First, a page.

The ongoing severe California drought is bad news for wildlife, overall. However, in a surprising conservation success, the drought may be helping to fuel the rebound of monarch butterflies along the Pacific coast. As water restrictions increasingly limit how much homeowners are allowed to water landscaping plants, more people are turning to native plants for a drought-tolerant alternative--including milkweed, the species monarchs lay their eggs on. Growing availability of plants that represent critical habitat may help speed a rebound from previous severe population declines.
Of course, monarchs are also dependent on a range of other initiatives, from efforts to curb pesticide use to protection of their overwintering grounds in Mexico. If you are interested in helping to create monarch habitat where you live, Monarch Joint Venture has a program to help you find seeds or plants of milkweed native to your area. There are also a lot of opportunities to contribute to monarch research and conservation as a citizen scientist, and they've provided a helpful round-up of those programs here.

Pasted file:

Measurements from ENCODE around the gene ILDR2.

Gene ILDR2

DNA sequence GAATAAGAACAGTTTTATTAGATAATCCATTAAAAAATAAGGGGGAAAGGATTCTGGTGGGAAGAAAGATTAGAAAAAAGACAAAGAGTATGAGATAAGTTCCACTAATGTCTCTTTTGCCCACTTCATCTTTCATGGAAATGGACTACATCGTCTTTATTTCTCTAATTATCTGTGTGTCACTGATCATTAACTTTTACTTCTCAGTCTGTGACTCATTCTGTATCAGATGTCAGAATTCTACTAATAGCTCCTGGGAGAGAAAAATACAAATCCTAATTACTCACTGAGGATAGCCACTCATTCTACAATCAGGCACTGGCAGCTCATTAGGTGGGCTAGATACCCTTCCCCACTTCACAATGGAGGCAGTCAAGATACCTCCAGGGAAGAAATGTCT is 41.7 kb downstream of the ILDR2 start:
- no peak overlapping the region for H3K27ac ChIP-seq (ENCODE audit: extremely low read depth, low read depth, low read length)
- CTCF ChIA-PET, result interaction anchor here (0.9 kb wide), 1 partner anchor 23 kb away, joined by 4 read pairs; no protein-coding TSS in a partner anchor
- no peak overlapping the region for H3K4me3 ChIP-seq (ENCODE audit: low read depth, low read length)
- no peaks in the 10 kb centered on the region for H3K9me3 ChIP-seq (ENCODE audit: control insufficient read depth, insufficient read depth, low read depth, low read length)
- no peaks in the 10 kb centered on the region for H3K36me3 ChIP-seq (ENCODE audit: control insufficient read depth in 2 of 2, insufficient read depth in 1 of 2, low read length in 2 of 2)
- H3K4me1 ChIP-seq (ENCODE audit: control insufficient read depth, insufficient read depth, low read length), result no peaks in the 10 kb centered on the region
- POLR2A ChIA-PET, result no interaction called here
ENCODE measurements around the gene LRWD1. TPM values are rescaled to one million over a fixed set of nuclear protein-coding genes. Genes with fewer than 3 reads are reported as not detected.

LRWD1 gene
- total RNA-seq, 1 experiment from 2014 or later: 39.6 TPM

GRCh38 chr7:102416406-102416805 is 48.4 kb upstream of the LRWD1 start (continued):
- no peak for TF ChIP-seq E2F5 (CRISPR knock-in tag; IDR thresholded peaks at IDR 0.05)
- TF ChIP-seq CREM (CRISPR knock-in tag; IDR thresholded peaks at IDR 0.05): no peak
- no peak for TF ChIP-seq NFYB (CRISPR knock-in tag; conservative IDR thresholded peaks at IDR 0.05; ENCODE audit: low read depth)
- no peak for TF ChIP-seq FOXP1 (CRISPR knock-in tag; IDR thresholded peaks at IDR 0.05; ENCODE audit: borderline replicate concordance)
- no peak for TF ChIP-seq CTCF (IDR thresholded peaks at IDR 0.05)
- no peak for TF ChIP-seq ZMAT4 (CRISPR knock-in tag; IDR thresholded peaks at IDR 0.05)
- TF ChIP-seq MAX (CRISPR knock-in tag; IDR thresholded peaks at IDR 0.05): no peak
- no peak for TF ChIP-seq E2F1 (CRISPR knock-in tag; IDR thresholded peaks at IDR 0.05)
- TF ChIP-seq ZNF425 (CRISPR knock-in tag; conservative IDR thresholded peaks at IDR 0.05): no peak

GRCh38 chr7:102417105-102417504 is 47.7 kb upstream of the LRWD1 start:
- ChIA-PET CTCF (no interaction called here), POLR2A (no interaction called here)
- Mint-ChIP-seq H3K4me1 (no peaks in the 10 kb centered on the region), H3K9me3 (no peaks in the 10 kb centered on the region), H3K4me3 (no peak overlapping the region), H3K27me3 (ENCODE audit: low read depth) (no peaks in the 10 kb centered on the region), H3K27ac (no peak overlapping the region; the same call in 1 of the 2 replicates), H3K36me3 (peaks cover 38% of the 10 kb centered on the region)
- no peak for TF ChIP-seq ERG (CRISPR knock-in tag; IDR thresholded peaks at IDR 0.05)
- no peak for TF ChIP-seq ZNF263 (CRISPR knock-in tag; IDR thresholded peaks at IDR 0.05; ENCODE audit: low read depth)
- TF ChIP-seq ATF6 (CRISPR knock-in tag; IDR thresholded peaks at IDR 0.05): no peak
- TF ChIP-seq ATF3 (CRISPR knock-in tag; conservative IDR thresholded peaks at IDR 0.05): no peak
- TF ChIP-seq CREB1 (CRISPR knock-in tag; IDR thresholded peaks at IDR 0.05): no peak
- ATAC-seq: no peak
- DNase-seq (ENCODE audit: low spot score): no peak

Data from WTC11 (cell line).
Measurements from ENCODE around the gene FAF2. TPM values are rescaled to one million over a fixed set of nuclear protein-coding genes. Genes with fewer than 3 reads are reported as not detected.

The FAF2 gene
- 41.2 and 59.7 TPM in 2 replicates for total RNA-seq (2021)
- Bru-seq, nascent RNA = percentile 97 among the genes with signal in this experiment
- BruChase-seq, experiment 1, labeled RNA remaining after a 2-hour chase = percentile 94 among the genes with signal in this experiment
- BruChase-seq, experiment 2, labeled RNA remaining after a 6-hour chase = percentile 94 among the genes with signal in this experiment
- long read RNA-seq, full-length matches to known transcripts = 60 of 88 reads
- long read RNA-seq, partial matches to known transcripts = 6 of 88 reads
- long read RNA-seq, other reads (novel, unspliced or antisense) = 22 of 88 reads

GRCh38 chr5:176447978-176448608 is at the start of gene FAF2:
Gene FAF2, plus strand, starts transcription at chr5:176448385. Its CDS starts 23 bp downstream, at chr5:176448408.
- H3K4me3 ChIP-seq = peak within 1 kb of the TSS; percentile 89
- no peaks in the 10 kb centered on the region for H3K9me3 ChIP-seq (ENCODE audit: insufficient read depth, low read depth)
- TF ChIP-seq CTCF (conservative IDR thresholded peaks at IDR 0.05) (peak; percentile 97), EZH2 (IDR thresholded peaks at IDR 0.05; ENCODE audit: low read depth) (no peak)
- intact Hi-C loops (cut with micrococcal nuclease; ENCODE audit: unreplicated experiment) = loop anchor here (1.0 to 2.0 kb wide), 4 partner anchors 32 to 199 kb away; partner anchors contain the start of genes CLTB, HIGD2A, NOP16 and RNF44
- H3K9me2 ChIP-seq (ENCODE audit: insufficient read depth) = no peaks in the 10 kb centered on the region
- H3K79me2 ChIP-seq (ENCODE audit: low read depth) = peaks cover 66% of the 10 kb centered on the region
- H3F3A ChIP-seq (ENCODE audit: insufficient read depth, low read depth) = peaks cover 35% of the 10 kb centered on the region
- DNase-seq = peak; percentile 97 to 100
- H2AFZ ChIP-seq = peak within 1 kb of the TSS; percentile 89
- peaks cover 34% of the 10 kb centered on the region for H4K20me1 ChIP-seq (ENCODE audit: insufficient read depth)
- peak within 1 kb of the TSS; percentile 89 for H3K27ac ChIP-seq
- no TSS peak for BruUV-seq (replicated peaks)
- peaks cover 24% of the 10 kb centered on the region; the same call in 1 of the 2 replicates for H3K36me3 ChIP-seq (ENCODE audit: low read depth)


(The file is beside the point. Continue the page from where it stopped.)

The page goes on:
If you just want to learn more about monarchs and their amazing migrations (up to 3,000 miles!) you can check out some spectacular photos or read more from National Geographic here.
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